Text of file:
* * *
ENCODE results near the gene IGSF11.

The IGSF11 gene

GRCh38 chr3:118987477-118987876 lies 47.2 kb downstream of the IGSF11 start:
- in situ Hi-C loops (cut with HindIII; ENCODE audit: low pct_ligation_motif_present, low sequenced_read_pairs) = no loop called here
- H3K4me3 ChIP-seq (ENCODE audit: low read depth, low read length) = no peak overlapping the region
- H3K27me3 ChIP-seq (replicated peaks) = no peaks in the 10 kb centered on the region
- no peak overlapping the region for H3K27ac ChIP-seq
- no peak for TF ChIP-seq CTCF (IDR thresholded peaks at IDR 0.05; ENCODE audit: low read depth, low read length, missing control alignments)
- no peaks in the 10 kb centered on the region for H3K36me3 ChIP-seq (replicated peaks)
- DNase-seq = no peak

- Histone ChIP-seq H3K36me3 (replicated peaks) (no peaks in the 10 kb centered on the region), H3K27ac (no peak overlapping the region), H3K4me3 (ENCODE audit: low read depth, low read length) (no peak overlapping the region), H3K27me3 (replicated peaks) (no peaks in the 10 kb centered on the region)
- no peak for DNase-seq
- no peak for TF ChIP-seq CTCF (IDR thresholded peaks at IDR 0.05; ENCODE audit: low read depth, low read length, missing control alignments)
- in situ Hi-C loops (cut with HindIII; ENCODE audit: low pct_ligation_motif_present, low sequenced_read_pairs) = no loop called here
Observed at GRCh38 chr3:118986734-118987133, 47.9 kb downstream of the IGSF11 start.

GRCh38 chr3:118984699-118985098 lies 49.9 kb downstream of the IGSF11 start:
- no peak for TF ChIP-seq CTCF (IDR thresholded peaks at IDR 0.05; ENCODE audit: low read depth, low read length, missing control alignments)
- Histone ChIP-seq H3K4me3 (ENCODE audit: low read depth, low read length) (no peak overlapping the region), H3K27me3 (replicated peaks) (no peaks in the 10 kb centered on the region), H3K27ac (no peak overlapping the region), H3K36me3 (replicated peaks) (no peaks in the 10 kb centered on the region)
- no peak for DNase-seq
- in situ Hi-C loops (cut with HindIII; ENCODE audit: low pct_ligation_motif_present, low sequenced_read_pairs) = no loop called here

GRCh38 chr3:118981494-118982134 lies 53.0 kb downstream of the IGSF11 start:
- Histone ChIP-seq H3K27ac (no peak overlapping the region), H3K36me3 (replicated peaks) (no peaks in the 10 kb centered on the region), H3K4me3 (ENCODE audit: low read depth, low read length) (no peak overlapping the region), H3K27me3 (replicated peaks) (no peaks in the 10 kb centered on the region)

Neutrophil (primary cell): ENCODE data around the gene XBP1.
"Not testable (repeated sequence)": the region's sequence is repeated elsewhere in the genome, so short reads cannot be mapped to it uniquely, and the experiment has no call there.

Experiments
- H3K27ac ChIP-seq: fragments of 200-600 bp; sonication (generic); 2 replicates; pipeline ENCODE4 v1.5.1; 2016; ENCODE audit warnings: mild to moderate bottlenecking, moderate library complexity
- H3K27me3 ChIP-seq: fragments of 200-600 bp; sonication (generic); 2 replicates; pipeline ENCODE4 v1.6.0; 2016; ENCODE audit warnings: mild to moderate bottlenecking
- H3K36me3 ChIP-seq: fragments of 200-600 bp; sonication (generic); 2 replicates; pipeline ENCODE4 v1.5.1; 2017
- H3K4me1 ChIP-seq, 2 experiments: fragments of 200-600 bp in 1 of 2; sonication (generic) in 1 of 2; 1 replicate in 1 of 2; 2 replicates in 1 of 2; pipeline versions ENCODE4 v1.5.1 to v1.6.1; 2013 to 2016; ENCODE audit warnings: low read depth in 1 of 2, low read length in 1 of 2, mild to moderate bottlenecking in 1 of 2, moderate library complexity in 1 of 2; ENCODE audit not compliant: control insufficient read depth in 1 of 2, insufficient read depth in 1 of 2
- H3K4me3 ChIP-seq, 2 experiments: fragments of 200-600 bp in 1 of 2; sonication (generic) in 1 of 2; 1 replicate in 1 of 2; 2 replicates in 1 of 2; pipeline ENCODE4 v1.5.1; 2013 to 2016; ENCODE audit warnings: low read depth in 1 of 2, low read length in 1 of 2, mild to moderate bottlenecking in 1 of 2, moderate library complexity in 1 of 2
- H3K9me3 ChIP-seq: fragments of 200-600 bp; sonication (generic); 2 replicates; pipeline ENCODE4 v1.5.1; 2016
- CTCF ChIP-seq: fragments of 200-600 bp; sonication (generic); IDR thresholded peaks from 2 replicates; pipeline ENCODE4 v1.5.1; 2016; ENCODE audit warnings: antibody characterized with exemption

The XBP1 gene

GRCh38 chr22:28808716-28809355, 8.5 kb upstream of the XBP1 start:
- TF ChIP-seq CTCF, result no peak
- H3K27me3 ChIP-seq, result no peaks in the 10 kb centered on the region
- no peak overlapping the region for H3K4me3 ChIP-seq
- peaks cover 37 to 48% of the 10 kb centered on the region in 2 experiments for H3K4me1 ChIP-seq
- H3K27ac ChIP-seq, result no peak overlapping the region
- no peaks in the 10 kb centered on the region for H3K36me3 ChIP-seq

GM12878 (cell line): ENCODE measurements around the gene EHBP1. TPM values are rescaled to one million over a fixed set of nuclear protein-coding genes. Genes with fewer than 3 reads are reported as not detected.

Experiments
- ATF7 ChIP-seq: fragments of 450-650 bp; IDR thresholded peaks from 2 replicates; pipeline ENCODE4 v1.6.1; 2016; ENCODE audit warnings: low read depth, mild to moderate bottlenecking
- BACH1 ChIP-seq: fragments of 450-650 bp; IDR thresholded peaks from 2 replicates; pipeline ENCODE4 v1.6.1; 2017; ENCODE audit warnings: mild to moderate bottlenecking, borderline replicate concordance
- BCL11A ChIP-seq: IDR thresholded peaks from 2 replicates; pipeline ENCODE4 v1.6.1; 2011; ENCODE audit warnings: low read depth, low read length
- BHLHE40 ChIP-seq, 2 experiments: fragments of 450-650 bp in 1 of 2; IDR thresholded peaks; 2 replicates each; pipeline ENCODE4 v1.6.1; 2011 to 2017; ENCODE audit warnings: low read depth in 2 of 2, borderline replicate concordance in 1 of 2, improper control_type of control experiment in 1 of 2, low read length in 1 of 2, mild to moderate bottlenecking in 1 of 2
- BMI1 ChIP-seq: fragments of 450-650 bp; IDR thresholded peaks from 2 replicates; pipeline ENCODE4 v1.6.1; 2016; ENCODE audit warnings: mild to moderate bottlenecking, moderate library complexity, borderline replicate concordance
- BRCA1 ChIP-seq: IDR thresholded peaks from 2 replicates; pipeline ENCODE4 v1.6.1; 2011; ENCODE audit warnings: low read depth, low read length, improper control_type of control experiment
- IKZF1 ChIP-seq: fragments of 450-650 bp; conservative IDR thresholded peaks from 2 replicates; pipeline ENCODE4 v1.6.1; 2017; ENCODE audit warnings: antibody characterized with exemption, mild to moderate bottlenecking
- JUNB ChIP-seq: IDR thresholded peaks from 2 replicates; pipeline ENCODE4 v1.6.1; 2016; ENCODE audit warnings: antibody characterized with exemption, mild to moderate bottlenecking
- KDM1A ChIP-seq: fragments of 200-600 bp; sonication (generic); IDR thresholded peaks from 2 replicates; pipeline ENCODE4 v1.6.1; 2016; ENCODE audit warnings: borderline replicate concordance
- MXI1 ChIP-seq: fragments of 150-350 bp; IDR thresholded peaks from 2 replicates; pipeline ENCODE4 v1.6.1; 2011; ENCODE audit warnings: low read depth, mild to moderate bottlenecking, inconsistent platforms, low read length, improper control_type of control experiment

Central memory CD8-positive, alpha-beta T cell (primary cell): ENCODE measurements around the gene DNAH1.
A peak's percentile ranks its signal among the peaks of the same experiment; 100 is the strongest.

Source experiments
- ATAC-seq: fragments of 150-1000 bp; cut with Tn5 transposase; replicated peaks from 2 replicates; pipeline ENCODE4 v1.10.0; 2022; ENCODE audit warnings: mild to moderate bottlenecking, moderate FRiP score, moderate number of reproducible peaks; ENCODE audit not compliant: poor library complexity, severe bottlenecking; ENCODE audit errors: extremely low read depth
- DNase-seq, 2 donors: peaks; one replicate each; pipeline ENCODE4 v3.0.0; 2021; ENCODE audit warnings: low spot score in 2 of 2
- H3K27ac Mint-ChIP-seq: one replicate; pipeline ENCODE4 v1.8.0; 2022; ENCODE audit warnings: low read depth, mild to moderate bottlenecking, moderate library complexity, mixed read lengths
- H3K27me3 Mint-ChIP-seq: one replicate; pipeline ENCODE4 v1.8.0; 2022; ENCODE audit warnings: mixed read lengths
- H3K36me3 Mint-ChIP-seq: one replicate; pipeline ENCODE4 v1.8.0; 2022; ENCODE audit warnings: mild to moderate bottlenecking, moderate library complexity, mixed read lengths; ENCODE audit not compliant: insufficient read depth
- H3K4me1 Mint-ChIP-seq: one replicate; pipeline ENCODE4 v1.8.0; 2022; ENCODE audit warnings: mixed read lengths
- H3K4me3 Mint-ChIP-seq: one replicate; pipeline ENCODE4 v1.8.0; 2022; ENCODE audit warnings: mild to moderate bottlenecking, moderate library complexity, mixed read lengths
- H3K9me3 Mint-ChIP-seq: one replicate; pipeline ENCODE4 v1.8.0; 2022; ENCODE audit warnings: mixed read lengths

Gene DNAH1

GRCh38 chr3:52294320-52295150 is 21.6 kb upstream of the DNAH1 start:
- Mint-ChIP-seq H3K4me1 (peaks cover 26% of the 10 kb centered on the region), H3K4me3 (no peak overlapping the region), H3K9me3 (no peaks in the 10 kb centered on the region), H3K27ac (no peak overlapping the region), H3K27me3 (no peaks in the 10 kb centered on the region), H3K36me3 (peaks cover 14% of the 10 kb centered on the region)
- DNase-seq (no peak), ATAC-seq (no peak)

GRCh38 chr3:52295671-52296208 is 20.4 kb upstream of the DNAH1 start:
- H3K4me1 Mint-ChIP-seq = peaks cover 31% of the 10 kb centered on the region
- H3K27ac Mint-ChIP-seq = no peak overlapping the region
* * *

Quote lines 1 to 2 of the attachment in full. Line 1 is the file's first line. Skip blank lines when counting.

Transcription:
ENCODE results near the gene IGSF11.

The IGSF11 gene